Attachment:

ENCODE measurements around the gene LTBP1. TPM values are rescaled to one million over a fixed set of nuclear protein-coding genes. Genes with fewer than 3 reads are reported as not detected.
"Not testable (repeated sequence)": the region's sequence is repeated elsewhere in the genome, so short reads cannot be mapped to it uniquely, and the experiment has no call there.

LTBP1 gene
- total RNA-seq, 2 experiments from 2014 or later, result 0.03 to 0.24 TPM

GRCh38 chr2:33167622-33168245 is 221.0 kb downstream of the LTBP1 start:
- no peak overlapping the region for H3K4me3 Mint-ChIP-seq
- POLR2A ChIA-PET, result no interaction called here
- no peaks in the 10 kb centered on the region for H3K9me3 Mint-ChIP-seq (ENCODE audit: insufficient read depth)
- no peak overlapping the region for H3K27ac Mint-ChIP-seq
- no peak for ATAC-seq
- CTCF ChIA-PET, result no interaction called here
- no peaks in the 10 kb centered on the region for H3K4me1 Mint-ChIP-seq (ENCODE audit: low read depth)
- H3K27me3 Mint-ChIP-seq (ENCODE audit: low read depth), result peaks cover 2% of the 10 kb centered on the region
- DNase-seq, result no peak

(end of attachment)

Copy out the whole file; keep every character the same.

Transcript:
ENCODE measurements around the gene LTBP1. TPM values are rescaled to one million over a fixed set of nuclear protein-coding genes. Genes with fewer than 3 reads are reported as not detected.
"Not testable (repeated sequence)": the region's sequence is repeated elsewhere in the genome, so short reads cannot be mapped to it uniquely, and the experiment has no call there.

LTBP1 gene
- total RNA-seq, 2 experiments from 2014 or later, result 0.03 to 0.24 TPM

GRCh38 chr2:33167622-33168245 is 221.0 kb downstream of the LTBP1 start:
- no peak overlapping the region for H3K4me3 Mint-ChIP-seq
- POLR2A ChIA-PET, result no interaction called here
- no peaks in the 10 kb centered on the region for H3K9me3 Mint-ChIP-seq (ENCODE audit: insufficient read depth)
- no peak overlapping the region for H3K27ac Mint-ChIP-seq
- no peak for ATAC-seq
- CTCF ChIA-PET, result no interaction called here
- no peaks in the 10 kb centered on the region for H3K4me1 Mint-ChIP-seq (ENCODE audit: low read depth)
- H3K27me3 Mint-ChIP-seq (ENCODE audit: low read depth), result peaks cover 2% of the 10 kb centered on the region
- DNase-seq, result no peak